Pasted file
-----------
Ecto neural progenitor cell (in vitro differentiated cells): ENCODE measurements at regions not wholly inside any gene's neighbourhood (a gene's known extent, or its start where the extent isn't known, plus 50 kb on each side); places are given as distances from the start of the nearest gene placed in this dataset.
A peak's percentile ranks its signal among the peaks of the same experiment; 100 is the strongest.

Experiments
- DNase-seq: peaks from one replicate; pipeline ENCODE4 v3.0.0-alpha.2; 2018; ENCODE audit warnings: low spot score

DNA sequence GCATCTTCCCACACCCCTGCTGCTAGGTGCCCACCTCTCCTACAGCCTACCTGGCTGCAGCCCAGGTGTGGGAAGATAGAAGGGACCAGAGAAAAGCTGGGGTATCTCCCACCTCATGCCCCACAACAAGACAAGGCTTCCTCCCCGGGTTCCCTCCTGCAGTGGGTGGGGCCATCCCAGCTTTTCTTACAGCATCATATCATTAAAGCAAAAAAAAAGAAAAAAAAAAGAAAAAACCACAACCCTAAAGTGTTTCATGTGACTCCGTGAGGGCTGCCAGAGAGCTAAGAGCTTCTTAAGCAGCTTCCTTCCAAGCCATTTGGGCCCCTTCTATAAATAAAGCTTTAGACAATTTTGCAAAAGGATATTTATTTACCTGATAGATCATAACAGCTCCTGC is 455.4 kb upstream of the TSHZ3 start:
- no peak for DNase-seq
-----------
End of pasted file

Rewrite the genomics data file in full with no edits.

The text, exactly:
Ecto neural progenitor cell (in vitro differentiated cells): ENCODE measurements at regions not wholly inside any gene's neighbourhood (a gene's known extent, or its start where the extent isn't known, plus 50 kb on each side); places are given as distances from the start of the nearest gene placed in this dataset.
A peak's percentile ranks its signal among the peaks of the same experiment; 100 is the strongest.

Experiments
- DNase-seq: peaks from one replicate; pipeline ENCODE4 v3.0.0-alpha.2; 2018; ENCODE audit warnings: low spot score

DNA sequence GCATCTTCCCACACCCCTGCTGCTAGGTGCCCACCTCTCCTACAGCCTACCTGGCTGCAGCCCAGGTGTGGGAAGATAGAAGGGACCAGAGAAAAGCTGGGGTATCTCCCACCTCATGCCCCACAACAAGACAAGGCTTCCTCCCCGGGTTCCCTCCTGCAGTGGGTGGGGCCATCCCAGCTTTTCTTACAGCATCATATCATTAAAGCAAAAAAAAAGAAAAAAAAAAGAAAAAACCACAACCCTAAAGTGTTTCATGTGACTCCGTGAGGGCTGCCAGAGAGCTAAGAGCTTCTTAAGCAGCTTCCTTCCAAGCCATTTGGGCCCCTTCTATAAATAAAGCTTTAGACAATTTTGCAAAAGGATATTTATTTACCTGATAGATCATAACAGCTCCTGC is 455.4 kb upstream of the TSHZ3 start:
- no peak for DNase-seq